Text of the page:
Sitnews - Stories In The News - Ketchikan, Alaska - News, Features, Opinions...


Terrorist threat not tiny
Scripps Howard News Service


January 03, 2006

The terrorist threat? Ha, ha, ha. Why, it amounts to nothing much, posing just a "microscopic risk," says Paul Campos, a law professor, in a column for Scripps Howard News Service. His concern, instead, is over domestic spying - a heinous attack on our civil liberties, he seems to feel - and of getting us out of Iraq quickly.

I myself think any domestic wiretapping should absolutely rely on court orders as the law sensibly requires, but what is really microscopic is the percentage of Americans who chat with overseas terrorists and are therefore subject to this federal eavesdropping.

The terrorist threat, on the other hand, is real and could destroy American civilization, as we are taught by focused, studious, empirically based investigation - by the kinds of hard facts and expert analyses shrugged off by people like Campos.

It's not my purpose to pick on Campos, an often insightful, almost always provocative thinker who cannot be easily identified as belonging to any particular ideological camp, but he does strike me as typical of many of the most strident critics of the war in Iraq.

This is a crowd whose members include large numbers who refuse to peer around corners at truths that don't fit snugly with their preconceptions, who find President Bush a more frightening figure than Saddam Hussein, whose assessment of the Islamic-fascist danger seems to rest more on a self-assumed intellectual sophistication than any effort at research.

As antidote, read "War Footing." Here is a book by people who know what they are talking about. Primarily, it is by Frank Gaffney, a former Defense Department official who founded the Center for Security Policy, but includes contributions from a long list of others, among them R. James Woolsey, former CIA director, and the brilliant Victor Davis Hanson, scholar, farmer and columnist.

What the book unblinkingly tells us through carefully substantiated reasoning is that the free world is in a life-and-death struggle with Muslim extremists whose totalitarian ambitions must be countered if we don't want the United States to be finished as anything approximating the kind of nation it has been, or if we don't wish for an age of ongoing, relentless terrorism.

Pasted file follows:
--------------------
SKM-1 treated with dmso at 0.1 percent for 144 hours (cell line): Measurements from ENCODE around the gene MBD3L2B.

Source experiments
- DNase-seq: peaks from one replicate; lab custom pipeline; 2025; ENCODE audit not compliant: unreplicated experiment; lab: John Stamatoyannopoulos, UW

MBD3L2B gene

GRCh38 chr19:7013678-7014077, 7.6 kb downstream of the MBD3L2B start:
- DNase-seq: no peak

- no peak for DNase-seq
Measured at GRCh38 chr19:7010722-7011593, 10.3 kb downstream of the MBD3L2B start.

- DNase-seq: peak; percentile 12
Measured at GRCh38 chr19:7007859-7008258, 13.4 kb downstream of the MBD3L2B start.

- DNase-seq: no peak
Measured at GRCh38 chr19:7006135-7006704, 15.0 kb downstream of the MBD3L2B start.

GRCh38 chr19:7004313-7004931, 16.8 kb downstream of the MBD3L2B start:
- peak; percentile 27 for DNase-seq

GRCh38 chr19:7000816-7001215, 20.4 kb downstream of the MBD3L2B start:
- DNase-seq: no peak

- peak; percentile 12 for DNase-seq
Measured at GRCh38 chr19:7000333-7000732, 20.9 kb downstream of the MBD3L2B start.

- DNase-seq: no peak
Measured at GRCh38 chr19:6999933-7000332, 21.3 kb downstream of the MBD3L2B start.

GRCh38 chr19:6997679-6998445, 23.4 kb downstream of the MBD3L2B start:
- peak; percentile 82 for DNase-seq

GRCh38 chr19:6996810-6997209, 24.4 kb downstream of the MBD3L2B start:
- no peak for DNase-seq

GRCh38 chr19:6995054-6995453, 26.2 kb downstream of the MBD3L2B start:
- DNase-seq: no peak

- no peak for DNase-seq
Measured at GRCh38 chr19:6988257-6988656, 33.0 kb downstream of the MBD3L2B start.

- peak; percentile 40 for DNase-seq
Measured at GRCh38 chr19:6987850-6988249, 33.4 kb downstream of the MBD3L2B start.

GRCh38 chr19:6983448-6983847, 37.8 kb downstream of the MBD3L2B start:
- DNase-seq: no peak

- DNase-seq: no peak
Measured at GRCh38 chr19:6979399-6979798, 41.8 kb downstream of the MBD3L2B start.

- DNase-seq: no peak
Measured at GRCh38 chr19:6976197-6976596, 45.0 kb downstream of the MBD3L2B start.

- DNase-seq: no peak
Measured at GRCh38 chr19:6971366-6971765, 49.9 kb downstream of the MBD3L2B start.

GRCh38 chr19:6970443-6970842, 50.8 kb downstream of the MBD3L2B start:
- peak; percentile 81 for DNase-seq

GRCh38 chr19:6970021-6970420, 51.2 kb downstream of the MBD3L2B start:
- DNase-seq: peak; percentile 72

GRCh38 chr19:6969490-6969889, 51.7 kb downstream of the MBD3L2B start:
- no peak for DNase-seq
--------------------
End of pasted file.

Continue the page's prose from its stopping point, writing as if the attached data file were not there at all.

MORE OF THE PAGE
The enemy, the book says, is not just al Qaeda; it is an ideology of Islamic fascism that has many faces but shares a hatred of democracy and secular government, that sees Muslims as victims, and that, like Nazism, has a long list of groups it wants eliminated from the face of the Earth. This enemy could someday do us terrible harm, such as through an EMP attack.

Maybe you don't know what EMP stands for, but you should. The acronym refers to electromagnetic pulse, which is what you get when a nuclear device is exploded several hundred miles in the atmosphere. What you also get is electronic incapacitation over an immense geographic area, and that is no some small thing. Power grids, cell phones, computers, automobiles, airplanes, banking - virtually everything dependent in one way or the other on electricity comes to a stop.

I know, I know: It sounds like science fiction. But as a congressionally appointed U.S. commission and any number of experts have reported, it isn't. Nor is it a stretch to suppose terrorists could get hold of missiles and nuclear weaponry and shoot these missiles into the U.S. atmosphere from freighters near our shores. There are safeguards if we do not ignore this commission report the way have important commission reports in the past, but the point I want to emphasize here is that talk of "microscopic" threats from terrorists is gibberish.

I do not endorse every word in "War Footing" (or very nearly any other book I have ever read) and I need to mention that it was recommended to me by an interested party who may represent me on a book deal. It is nevertheless highly persuasive on most counts, a serious reminder that we live in dangerous times, that what's at stake is America itself, that we can defeat our enemy - but that we will not do it if we don't fight back with the same wide-eyed awareness and fixed determination that have rescued us in other major conflicts.


Jay Ambrose, formerly Washington director of editorial policy for Scripps Howard newspapers and the editor of dailies in El Paso, Texas, and Denver, is a columnist living in Colorado.
He can be reached at SpeaktoJay(at)

Publish A Letter on SitNews
        Read Letters/Opinions
Submit A Letter to the Editor

Stories In The News
Ketchikan, Alaska